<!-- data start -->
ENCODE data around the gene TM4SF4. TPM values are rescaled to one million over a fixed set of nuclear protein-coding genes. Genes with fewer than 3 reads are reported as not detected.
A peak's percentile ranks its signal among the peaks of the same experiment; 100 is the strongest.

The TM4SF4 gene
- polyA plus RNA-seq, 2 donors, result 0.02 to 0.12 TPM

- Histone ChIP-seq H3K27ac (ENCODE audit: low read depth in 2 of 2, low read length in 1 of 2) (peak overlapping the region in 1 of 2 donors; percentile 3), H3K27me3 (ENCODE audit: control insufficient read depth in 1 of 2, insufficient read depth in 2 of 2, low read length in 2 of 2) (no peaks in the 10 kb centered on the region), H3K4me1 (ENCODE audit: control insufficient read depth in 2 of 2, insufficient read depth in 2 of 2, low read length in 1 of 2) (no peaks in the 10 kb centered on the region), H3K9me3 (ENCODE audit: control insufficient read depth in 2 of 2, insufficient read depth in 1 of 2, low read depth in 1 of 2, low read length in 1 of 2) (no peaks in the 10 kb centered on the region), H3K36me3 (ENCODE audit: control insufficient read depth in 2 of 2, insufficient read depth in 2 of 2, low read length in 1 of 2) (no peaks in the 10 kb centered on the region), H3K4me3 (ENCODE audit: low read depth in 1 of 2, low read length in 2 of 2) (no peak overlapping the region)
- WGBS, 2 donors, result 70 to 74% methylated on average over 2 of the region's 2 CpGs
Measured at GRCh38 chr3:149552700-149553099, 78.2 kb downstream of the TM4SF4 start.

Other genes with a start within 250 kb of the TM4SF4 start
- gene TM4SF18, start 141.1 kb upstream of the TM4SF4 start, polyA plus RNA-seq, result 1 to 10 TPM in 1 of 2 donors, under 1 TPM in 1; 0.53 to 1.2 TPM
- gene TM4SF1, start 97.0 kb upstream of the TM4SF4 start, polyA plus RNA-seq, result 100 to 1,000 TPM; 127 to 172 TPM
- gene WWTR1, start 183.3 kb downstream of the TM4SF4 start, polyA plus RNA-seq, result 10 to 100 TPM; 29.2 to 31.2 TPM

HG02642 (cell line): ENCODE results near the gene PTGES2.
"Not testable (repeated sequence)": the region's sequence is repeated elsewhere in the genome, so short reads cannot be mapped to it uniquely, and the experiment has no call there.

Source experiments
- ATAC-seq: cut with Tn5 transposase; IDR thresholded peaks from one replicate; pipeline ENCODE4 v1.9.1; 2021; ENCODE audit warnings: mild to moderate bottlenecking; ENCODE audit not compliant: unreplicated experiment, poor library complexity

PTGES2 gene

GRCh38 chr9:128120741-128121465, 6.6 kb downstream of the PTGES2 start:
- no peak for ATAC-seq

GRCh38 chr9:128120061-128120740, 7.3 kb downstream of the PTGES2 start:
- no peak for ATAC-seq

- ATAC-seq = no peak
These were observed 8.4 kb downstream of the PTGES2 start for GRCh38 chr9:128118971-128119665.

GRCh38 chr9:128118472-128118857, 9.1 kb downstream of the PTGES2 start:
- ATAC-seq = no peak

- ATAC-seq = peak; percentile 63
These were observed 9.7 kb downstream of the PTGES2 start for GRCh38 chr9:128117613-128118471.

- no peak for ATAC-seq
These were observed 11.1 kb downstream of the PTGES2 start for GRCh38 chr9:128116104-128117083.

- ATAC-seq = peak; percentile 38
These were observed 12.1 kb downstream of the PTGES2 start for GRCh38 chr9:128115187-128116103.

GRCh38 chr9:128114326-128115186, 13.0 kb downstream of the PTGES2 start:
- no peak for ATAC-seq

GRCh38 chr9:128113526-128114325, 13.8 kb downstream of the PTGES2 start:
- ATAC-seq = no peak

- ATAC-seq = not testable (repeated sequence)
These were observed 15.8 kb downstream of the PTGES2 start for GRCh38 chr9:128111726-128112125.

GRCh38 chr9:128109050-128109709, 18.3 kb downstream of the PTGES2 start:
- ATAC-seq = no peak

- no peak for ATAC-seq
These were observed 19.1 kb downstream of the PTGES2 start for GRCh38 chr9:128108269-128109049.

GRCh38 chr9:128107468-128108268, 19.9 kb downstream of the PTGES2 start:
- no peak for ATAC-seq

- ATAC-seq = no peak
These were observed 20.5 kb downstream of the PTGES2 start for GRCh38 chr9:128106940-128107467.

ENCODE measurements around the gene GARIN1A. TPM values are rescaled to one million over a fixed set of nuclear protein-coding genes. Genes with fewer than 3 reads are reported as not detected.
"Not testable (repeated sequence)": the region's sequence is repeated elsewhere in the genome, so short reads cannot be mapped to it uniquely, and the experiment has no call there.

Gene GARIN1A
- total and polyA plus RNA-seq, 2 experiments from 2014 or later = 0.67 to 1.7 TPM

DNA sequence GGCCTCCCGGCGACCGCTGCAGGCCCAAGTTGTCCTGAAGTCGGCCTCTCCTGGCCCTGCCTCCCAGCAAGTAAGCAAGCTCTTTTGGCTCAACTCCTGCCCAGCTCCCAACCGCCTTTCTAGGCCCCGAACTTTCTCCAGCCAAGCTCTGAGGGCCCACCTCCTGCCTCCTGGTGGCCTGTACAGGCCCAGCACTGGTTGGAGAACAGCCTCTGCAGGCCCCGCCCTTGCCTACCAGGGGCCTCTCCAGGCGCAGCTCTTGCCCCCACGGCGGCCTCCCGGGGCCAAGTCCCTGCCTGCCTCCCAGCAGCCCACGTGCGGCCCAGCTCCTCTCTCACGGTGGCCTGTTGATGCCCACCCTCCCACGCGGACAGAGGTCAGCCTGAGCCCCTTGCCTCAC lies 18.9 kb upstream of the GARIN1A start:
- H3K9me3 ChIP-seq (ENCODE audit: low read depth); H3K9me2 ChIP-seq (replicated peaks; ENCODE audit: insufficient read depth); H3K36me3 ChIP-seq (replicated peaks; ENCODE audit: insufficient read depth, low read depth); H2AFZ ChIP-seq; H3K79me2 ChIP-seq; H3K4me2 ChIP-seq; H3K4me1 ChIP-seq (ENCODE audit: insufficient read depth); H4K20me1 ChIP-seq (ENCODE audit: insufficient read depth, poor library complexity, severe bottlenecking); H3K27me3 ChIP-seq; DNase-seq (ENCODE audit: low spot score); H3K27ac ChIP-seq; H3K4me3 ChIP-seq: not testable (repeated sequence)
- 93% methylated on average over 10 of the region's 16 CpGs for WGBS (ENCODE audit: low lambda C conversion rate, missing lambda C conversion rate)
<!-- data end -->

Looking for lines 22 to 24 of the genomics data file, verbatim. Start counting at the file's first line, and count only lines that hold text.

These were observed 8.4 kb downstream of the PTGES2 start for GRCh38 chr9:128118971-128119665.

GRCh38 chr9:128118472-128118857, 9.1 kb downstream of the PTGES2 start:
- ATAC-seq = no peak